Coexisting with Carnivores


Local communities engaging in carnivore research and peaceful coexistence



Learn More About Urban Carnivores

As human population increases rapidly in King County, the distance between wild habitat and human development shrinks, resulting in increasing contact―and often conflict―between wildlife and people. The continued protection of carnivore populations, as well as public safety, depend upon the development of carnivore-friendly communities at a landscape scale.

Visit Carnivore Spotter’s resource pages for information on identifying our urban carnivore species, including black bears, bobcats, coyotes, cougars, and more

More Resources

Frequently Asked Questions about Coyotes
Washington Department of Fish & Wildlife’s pages on Living With Wildlife
PAWS Wildlife Center - Helping sick, injured and orphaned wildlife get back home and thrive in the wild.



From 2012 – 2021, Woodland Park Zoo collaborated with the Issaquah School District and the City of Issaquah to co-facilitate a school and community engagement program (Coexisting with Carnivores) focused on community-developed strategies to prevent human-wildlife conflict in the region and foster a sense of pride for local wildlife. Middle school students and Issaquah residents gained knowledge of local carnivores and the roles these species play as part of healthy ecosystems, and engaged in community-driven learning and problem-solving around issues of human-wildlife interaction in a growing region.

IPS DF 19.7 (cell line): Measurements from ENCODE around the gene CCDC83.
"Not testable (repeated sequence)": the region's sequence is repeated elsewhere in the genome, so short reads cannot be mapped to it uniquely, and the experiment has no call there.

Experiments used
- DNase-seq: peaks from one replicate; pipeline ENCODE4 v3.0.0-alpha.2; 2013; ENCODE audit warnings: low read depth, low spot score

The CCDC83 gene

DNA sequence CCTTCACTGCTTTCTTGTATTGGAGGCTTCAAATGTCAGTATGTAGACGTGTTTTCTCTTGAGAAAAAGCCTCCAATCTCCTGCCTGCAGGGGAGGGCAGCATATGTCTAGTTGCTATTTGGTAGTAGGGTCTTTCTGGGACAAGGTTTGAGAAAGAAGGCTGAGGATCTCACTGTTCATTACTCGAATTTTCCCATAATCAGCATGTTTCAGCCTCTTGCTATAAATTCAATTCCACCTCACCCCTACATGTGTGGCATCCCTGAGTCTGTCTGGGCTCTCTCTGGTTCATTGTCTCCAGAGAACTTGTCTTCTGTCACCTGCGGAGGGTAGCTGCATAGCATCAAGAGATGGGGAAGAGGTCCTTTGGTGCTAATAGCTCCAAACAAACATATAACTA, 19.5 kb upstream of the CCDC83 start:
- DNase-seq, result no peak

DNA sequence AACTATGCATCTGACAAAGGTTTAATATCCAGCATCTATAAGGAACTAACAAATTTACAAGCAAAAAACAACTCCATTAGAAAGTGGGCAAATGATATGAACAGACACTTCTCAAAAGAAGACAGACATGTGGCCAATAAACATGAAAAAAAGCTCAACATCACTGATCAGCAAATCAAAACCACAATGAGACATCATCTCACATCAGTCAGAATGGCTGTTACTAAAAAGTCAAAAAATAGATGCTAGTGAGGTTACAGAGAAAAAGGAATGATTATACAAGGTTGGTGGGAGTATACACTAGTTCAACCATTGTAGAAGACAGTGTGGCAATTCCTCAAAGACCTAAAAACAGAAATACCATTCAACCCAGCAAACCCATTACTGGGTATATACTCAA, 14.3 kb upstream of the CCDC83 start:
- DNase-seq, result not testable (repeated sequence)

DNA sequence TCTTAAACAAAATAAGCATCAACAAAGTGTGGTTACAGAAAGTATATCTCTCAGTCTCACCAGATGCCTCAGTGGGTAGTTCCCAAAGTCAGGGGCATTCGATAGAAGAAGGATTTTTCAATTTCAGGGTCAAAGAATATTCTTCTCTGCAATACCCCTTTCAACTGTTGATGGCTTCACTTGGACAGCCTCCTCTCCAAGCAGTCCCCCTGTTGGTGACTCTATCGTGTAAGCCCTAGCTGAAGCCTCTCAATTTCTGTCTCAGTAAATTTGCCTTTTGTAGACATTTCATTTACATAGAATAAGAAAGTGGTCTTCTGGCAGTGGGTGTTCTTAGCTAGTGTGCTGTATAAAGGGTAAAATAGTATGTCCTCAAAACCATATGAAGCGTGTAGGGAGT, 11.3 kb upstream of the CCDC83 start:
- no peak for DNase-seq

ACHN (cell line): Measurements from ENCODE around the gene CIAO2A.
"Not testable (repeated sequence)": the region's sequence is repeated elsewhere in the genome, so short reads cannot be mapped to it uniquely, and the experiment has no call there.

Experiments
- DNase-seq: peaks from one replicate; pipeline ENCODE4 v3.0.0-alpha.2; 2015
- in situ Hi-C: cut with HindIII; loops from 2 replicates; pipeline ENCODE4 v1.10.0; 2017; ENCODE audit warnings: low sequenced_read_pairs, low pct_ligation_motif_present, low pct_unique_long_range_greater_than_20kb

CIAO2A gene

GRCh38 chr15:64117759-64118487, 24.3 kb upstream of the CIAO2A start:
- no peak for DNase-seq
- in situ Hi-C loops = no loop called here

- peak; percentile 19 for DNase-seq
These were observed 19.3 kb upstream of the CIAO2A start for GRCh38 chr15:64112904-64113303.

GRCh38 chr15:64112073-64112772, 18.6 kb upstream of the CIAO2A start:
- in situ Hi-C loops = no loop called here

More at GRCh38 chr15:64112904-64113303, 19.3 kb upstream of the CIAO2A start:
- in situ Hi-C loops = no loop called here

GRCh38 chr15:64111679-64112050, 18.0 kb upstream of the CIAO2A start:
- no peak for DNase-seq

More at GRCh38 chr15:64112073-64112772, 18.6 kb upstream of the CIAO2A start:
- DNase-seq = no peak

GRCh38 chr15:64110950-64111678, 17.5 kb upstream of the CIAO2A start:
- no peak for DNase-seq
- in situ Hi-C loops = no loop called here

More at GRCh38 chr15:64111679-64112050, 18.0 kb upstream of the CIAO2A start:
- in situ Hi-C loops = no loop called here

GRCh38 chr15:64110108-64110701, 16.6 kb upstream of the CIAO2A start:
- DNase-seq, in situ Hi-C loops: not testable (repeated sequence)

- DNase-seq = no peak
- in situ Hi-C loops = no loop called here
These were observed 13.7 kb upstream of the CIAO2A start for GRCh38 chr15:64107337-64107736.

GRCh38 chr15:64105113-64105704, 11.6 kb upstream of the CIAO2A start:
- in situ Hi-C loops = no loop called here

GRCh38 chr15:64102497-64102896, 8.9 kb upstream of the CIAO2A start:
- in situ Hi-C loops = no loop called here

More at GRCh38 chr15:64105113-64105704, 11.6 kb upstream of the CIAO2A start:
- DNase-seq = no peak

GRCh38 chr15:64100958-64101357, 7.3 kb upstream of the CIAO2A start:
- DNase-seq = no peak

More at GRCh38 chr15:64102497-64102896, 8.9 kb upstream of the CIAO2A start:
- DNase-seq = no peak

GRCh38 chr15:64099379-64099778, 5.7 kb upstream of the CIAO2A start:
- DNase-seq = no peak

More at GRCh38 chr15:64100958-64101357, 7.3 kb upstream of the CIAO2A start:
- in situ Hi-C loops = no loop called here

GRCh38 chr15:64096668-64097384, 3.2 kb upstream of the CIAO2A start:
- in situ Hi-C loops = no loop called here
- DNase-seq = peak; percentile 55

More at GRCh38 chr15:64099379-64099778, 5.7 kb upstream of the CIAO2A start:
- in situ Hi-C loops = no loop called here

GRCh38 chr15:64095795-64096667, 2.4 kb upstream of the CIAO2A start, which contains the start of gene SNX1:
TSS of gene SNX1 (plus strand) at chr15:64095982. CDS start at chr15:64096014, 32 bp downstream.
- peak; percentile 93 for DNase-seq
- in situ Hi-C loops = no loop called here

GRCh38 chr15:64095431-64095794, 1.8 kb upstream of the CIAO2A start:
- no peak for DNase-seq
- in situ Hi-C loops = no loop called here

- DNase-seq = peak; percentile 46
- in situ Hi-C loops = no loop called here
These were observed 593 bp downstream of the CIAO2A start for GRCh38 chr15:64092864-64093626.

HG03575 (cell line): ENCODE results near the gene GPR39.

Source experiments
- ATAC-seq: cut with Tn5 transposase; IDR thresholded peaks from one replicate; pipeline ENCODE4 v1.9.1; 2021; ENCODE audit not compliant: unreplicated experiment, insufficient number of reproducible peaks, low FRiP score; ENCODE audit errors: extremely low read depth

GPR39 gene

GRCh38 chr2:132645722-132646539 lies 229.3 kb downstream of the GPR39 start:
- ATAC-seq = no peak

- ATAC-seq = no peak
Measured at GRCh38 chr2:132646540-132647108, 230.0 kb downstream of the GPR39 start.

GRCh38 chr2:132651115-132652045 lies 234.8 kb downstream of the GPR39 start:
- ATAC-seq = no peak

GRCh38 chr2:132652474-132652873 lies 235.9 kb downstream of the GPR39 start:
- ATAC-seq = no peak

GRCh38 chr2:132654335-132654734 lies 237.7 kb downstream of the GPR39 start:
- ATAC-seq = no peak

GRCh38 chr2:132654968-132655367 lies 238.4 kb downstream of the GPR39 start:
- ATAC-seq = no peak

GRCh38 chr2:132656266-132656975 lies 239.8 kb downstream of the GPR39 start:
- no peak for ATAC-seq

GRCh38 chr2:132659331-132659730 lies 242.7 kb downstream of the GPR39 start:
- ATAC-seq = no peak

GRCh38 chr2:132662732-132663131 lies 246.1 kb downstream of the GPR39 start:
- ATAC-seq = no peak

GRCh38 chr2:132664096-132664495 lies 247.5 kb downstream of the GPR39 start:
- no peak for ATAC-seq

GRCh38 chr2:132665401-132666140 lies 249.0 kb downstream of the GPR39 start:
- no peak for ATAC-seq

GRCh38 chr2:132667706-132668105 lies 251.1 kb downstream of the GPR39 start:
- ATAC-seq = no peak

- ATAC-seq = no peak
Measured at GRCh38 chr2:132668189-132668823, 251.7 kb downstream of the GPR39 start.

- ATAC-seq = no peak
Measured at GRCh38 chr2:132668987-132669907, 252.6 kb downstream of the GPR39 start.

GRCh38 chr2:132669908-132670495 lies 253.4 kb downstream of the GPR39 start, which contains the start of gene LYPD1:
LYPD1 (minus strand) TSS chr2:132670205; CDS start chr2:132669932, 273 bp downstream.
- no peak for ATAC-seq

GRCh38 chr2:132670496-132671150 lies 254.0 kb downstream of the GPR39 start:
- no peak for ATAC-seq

The program was made possible in part by the Institute of Museum and Library Services Museums for America grant MA-20-17-0480-17.


Carnivore Coexistence Action Team

The Carnivore Coexistence Action Team (CCAT) consisted of Issaquah community members who worked together to foster peaceful coexistence with carnivores in their neighborhoods. Through the use of collaborative problem solving, the action teams developed materials and implemented action strategies to promote peaceful coexistence and prevent wildlife conflicts.

Issaquah Parks Carnivore Project

Three teams of community volunteers run remote camera stations in Issaquah parks, contributing data on local carnivores to the City of Issaquah Parks & Recreation Department and into the Seattle Urban Carnivore Project via the global eMammal database. This project is ongoing as part of the Seattle Urban Carnivore Project’s regional research.

Wild Wise: Coexisting with Carnivores